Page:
All roads on the Samana Peninsula lead to a beach, and the 2-lane main artery that spans the length of the peninsula terminates at Las Galeras at the eastern tip of Samana Peninsula.
Despite its location at the extreme end of the peninsula, Las Galeras is on the development fast track, another small fishing community evolving into a beach town.
The 250-room all-inclusive Amhsa Grand Paradise Beach Resort, one of the country's
most modern hotels, was the first large hotel to arrive at this farthest beach from the Dominican mainland. Two smaller ones were quick to follow.
An old coconut plantation hides the buildings at Casa Marina Bay, but 2 smaller hotels border the sand behind me. Just a few yards offshore is the Las Galeras fishing fleet of about 20 small boats, their bow anchors set in the Atlantic.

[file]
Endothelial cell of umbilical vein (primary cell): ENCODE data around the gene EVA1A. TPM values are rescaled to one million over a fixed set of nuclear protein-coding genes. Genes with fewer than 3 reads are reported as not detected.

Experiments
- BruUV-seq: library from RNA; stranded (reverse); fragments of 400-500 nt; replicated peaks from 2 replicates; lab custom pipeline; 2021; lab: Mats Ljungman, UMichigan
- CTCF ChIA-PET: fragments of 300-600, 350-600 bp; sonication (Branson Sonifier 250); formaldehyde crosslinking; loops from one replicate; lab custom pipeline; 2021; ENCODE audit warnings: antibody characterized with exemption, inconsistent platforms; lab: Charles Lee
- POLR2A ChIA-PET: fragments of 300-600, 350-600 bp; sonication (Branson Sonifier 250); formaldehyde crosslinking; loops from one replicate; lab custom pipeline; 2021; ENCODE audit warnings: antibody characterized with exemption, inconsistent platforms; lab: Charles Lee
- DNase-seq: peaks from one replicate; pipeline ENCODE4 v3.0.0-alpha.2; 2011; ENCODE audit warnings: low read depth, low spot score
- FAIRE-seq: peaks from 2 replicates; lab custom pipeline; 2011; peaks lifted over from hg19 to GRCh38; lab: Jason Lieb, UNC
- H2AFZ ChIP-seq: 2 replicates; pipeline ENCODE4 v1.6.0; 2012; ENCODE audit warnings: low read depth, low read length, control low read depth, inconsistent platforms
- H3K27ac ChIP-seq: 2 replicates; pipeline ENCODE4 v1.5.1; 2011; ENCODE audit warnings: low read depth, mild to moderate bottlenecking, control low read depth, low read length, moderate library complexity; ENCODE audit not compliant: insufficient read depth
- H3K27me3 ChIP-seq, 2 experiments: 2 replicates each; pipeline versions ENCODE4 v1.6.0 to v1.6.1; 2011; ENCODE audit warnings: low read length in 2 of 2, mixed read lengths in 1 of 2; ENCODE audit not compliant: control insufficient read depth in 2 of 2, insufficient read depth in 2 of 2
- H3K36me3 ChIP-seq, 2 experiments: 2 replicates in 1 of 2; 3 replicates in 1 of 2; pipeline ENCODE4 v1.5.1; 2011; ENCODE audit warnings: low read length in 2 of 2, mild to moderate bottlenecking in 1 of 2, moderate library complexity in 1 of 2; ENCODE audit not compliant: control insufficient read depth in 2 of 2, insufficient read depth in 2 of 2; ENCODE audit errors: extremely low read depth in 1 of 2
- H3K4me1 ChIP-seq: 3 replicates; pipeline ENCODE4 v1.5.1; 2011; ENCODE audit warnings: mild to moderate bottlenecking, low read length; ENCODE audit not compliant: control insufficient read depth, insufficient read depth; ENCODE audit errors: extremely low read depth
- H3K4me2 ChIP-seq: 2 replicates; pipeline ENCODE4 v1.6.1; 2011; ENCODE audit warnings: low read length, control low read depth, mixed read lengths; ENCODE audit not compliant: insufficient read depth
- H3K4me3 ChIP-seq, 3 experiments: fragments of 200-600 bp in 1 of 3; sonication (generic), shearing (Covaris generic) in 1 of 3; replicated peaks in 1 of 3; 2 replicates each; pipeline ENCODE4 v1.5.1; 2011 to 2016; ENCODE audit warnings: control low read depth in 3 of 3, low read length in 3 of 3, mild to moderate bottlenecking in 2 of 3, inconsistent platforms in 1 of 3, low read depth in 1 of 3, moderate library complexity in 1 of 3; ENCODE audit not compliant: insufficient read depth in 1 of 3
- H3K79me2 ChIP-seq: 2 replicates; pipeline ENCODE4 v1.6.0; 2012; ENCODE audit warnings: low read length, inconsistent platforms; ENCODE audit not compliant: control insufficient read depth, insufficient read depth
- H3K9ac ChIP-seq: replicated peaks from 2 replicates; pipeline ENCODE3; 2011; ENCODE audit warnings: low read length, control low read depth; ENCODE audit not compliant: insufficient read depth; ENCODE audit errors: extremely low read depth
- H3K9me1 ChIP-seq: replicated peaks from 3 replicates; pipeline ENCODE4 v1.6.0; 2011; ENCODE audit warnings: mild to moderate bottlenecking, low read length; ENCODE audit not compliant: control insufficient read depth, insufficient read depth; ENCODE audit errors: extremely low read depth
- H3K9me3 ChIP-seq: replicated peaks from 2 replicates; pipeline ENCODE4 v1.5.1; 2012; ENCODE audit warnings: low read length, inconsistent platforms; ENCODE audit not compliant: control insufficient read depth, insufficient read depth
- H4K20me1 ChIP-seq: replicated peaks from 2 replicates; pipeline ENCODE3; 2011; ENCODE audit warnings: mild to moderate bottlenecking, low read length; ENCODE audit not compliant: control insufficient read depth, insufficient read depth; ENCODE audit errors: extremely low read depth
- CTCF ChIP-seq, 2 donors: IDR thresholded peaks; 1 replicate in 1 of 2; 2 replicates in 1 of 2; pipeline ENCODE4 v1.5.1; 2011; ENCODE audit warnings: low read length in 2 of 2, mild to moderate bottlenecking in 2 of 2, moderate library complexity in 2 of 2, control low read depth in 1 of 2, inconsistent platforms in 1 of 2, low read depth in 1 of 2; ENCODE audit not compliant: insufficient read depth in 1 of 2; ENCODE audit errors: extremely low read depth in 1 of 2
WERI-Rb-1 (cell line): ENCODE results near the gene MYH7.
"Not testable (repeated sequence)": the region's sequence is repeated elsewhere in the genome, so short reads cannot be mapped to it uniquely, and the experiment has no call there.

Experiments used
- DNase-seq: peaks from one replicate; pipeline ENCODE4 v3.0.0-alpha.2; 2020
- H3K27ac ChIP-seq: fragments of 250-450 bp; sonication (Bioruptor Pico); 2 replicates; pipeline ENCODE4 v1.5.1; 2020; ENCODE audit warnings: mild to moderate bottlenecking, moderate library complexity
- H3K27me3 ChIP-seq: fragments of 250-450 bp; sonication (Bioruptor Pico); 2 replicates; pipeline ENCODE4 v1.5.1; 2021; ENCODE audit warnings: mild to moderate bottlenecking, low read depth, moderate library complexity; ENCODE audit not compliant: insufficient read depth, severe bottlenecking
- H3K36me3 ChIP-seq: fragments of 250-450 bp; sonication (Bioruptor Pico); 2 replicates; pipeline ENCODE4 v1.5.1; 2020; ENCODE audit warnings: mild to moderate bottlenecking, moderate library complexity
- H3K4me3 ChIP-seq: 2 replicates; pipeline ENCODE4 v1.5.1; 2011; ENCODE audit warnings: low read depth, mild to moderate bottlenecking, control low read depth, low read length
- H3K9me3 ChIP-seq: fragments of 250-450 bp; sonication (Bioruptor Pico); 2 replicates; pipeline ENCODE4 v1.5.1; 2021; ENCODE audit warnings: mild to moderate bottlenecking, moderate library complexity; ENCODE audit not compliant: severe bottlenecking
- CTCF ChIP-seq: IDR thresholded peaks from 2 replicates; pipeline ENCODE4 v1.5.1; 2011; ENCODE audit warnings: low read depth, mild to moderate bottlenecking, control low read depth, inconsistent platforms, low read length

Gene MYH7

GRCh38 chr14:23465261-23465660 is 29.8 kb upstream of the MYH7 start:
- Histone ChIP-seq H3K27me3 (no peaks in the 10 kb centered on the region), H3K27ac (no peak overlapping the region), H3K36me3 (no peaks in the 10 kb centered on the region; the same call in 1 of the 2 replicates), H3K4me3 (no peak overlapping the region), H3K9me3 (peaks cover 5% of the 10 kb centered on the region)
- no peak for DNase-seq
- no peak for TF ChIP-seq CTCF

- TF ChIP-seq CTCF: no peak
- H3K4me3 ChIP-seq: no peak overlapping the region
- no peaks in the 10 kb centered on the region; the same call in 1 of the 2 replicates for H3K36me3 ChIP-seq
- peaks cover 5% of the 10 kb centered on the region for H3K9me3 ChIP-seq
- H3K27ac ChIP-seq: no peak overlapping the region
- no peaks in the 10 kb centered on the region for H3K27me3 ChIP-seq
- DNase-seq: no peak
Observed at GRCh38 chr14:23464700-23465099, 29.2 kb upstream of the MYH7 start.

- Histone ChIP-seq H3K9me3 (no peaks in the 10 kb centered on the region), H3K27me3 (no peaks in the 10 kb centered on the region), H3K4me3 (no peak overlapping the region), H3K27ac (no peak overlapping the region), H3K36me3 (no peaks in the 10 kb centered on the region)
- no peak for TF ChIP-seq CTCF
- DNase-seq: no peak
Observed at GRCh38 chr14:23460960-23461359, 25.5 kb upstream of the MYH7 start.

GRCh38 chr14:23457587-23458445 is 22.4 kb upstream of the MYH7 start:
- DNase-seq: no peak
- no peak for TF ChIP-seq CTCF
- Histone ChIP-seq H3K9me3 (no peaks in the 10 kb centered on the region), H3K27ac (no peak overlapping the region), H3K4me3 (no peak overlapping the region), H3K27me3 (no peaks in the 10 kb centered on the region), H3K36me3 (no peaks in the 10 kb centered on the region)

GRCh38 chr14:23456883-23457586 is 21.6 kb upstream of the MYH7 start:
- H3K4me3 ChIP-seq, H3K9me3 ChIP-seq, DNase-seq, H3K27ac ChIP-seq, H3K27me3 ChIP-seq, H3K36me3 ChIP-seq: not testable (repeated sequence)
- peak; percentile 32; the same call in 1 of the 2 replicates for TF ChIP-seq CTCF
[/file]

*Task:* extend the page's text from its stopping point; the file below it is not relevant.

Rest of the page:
However, the maze of 20 stern ropes are tied to palm trees bordering the beach. Those boat lines make casual beach walking difficult, if not precarious.
Las Galeras obviously is a working beach, not just a touristy one. One day this spider web of boat ropes will be judged too much of an impediment to be allowed to continue.
In the town of Las Galeras, discos now almost outnumber the restaurants, and “Se Vende” (For Sale) signs mark a sup rising number of houses and land tracts between Samana City and Las Galeras.
Witnessing a wholesale sellout by people seeking a new identity is unsettling. For now Las Galeras is still mostly a fishing village, its core heritage, despite new construction transforming it into a beach town.
But how much longer will it endure here and elsewhere after plane loads of international tourists start landing on the peninsula? Especially when everyone here seems to want to be a millionaire?